Darren Aronofsky. Moreso than being snubbed for Best Picture, I think The Wrestler had the best direction I’ve seen this year. I really wish the Academy had done right by Aronofsky by at least giving him a nomination.

Posted on February 22nd, 2009 by Jess | Leave a Comment
Filed Under Entertainment

I saw this movie back in November last year, before it won all the awards and was surrounded by tons of hype.

Slumdog Millionaire, Oscar Nominated

When a Mumbai teen (Dev Patel) is arrested on suspicion of cheating on the game show Who Wants to be a Millionaire, he retells his past to show how he knows the answer to each and every question. Raised on the streets with his brother (Madhur Mittal), he tells of unfinished business between his brother and a long lost love (Freida Pinto).

Not only did I see this film before all the hype, but I knew almost nothing about its plot. When the credits came up on the Who Wants to be a Millionaire set I wondered what kind of weird, gimmicky movie I’d gotten myself into. But, it proved to be very touching, sweet, and extremely enjoyable. I wasn’t the least bit surprised when it started snatching up awards left and right, especially considering its competition.


Best Picture
Because The Wrestler’s not nominated here, this is my favorite film of the five. I also really enjoyed Milk and The Reader, the only two films with a chance to take this award away from Slumdog. The Academy is old-fashioned, so Slumdog’s feel good ending may give it the edge over Milk, but The Reader has been quietly rustling up its own buzz lately and could squeak past this indie darling.

Best Director – Danny Boyle
I definitely think that despite what wins Best Picture, Boyle will take home the gold on Oscar night. The Academy is honoring his career with his best film to date.

Best Adapted Screenplay
I’m a big fan of this category, but a little out of sorts as I have not read Q&A, the book that Slumdog is based on. I have, however, read The Reader and again think that this competition is between these two.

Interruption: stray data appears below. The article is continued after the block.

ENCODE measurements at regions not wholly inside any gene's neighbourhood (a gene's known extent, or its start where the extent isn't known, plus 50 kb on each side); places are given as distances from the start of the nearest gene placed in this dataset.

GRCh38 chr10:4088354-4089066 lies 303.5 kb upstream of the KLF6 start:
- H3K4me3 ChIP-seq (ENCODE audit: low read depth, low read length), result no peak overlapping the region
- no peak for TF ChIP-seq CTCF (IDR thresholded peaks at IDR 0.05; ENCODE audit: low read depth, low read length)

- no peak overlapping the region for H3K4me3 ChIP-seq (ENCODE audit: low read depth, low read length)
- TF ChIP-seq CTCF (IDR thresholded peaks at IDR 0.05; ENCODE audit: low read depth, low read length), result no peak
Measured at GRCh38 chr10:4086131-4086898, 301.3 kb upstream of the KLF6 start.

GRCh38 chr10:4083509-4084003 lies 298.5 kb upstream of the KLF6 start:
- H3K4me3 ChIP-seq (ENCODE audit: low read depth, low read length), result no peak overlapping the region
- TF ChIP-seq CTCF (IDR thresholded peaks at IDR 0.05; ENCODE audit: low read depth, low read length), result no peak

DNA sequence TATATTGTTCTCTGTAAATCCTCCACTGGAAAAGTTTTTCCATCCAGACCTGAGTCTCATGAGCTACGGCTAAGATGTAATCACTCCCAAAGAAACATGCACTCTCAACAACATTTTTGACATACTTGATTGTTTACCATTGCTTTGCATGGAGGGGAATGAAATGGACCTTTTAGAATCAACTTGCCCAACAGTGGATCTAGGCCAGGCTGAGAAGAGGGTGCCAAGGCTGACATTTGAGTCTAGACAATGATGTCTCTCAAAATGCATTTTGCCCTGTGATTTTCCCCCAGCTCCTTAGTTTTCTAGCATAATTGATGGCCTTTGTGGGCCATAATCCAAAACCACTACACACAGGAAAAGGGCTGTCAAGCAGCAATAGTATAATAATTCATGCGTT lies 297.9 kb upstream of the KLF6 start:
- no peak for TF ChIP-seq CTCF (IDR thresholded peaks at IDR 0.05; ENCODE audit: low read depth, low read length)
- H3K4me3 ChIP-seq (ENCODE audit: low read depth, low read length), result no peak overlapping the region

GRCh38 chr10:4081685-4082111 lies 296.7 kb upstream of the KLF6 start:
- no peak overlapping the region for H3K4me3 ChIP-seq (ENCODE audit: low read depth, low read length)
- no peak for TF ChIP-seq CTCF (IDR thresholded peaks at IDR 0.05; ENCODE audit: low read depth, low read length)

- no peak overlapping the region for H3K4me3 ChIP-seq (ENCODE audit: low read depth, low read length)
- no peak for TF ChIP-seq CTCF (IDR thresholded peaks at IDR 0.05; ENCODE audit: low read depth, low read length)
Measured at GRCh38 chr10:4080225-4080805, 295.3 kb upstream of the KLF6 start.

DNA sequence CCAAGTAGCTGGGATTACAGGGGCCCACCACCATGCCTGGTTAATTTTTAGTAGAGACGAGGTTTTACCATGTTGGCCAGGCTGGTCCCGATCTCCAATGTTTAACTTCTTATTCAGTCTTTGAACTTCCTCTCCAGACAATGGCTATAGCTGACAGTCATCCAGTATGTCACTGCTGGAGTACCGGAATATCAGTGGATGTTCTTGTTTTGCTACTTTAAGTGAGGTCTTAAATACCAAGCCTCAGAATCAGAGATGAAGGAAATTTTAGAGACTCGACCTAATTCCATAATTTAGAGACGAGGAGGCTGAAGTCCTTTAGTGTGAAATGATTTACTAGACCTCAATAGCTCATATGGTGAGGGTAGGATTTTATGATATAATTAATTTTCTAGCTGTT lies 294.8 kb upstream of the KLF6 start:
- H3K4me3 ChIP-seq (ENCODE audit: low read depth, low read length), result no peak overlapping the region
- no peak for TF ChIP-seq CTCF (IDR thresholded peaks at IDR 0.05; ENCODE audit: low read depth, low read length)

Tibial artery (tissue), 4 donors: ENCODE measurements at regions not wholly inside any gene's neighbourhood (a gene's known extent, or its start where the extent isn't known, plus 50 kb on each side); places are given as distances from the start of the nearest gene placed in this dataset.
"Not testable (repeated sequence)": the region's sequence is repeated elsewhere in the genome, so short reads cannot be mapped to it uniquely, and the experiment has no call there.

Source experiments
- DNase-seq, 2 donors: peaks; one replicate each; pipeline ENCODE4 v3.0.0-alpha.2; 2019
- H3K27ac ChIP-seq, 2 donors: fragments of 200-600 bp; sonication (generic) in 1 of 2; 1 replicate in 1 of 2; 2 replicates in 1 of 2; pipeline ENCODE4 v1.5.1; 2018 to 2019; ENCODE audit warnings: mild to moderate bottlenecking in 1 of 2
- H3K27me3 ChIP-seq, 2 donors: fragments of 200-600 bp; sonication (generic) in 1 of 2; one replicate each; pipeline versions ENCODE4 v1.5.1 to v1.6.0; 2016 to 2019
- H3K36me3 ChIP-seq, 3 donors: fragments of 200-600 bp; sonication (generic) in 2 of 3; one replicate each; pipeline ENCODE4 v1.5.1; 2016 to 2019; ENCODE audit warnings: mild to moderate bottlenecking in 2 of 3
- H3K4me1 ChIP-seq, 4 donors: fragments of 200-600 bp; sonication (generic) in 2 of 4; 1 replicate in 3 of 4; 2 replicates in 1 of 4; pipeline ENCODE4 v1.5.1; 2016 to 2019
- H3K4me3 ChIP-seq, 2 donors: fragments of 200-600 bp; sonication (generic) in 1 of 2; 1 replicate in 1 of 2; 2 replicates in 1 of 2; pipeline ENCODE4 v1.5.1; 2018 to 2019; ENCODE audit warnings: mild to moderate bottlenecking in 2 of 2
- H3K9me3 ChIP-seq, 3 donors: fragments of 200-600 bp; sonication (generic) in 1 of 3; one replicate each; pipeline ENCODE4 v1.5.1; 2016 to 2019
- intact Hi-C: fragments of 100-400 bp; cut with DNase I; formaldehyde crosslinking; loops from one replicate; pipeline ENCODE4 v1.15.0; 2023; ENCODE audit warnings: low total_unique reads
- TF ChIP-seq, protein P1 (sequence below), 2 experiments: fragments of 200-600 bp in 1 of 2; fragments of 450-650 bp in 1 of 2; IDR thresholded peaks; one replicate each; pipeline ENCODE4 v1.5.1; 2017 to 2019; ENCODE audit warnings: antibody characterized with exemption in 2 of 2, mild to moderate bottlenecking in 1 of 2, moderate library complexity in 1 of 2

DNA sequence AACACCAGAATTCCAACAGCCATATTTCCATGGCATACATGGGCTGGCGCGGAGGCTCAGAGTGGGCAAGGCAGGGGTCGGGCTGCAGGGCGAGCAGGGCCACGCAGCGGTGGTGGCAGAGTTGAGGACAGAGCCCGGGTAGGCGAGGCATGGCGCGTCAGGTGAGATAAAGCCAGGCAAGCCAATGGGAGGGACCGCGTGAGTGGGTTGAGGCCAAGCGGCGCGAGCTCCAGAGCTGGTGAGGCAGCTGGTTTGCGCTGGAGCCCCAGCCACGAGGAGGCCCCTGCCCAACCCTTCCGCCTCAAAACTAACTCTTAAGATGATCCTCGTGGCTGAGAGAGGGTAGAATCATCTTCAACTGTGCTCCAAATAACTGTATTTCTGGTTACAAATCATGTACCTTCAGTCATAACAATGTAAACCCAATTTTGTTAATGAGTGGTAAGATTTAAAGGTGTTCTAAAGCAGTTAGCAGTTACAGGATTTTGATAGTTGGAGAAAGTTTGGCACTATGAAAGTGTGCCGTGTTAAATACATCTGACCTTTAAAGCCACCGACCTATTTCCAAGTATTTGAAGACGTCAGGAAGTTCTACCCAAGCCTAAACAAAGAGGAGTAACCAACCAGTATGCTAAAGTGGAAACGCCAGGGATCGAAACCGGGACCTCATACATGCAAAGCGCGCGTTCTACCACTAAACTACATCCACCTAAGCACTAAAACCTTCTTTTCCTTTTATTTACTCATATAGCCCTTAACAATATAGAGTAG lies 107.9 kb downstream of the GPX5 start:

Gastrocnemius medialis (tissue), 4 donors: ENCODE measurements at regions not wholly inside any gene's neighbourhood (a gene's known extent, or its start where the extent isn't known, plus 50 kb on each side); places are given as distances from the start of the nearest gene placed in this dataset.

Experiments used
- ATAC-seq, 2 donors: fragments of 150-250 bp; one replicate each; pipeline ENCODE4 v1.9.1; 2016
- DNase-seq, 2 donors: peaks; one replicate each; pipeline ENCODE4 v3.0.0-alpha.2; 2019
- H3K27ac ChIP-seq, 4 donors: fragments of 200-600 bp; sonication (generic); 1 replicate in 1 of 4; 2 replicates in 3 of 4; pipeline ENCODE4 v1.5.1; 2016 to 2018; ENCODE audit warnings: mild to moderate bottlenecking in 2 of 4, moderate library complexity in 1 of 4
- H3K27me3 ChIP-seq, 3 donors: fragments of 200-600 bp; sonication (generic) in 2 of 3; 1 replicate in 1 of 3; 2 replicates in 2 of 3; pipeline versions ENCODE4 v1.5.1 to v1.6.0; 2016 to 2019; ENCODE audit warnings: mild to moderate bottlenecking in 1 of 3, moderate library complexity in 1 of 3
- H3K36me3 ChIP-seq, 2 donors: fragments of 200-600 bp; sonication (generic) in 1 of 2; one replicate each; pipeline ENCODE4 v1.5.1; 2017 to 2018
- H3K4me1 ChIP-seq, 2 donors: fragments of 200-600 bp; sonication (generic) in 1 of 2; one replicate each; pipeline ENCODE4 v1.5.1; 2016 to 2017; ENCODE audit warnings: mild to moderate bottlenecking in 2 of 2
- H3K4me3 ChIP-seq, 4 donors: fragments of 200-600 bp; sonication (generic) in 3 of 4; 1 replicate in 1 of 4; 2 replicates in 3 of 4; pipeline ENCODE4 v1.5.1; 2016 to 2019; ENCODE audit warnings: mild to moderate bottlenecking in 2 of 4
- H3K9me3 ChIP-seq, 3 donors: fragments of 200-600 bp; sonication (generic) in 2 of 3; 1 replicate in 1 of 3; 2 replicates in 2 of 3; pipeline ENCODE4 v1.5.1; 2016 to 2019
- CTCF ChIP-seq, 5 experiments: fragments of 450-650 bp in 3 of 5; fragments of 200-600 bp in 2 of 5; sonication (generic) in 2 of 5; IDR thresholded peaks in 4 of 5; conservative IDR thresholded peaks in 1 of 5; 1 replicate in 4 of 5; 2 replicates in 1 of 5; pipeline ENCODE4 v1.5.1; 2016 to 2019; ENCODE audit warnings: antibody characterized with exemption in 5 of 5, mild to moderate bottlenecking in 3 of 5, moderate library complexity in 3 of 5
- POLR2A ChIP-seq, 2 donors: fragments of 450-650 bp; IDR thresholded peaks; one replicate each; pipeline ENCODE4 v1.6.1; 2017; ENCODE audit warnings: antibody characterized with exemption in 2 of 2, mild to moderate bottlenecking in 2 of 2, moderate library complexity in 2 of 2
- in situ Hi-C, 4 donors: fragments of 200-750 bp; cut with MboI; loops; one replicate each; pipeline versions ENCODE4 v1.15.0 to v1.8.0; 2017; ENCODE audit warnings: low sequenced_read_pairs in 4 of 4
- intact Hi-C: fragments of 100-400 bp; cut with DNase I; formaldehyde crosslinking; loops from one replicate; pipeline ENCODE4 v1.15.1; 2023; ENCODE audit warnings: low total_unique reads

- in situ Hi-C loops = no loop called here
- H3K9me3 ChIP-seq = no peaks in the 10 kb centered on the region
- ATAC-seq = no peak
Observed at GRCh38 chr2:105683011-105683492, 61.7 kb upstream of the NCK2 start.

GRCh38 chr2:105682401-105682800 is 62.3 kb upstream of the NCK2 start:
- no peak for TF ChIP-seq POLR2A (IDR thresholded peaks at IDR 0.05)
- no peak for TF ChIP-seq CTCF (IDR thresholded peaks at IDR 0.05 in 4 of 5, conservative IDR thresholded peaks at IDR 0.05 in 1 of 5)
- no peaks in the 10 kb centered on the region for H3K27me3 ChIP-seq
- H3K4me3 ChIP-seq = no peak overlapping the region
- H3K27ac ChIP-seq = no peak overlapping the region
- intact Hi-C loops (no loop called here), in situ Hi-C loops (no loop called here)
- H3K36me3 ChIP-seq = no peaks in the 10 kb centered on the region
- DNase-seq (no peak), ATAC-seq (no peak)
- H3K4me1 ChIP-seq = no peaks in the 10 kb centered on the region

Best Cinematography
The film looks great, sure, but I don’t think it stands a chance here. Between The Dark Knight, The Reader, and Benjamin Button the competition is far too stiff to be considered.

Best Editing
Here I’ll put Slumdog down for another win. With the seamless transitions between past and present and a beautifully cut final sequence, this film deserves the win here.

Best Score
Another win. Everyone is flipping for Slumdog’s Bollywood music as it offers up something different that the Academy rarely sees here.

Best Original Song – “Jai Ho” and “O Saya”
Normally I’d say that having two nominations in the same category would split the vote, but now I’m just debating which one will win. “O Saya” is the song that plays in the beginning of the film as the children are running through the streets of Mumbai, while “Jai Ho” is the one that the entire cast dances to, Bollywood style, at the end of the film. I give the edge to “Jai Ho” for being the most recognizable, though both are great. Poor Peter Gabriel doesn’t stand a chance.

Best Sound and Best Sound Editing
I’ve stated before that I think these categories belong to The Dark Knight and WALL-E, respectively, and I don’t think that Slumdog will give them much of a run for their money. But you never know- these categories are often quite difficult to predict.


Best Picture

  • The Curious Case of Benjamin Button
  • Frost/Nixon
  • The Reader
  • Milk
  • Slumdog Millionaire

Best Director

  • David Fincher, The Curious Case of Benjamin Button
  • Danny Boyle, Slumdog Millionaire
  • Ron Howard, Frost/Nixon
  • Gus van Sant, Milk
  • Stephen Daldry, The Reader

Continue reading to check out the full list of 2009 Oscar Nominees! And keep checking back with the site as Phasekitty watches and takes a look at all of the nominees as we march towards the awards show.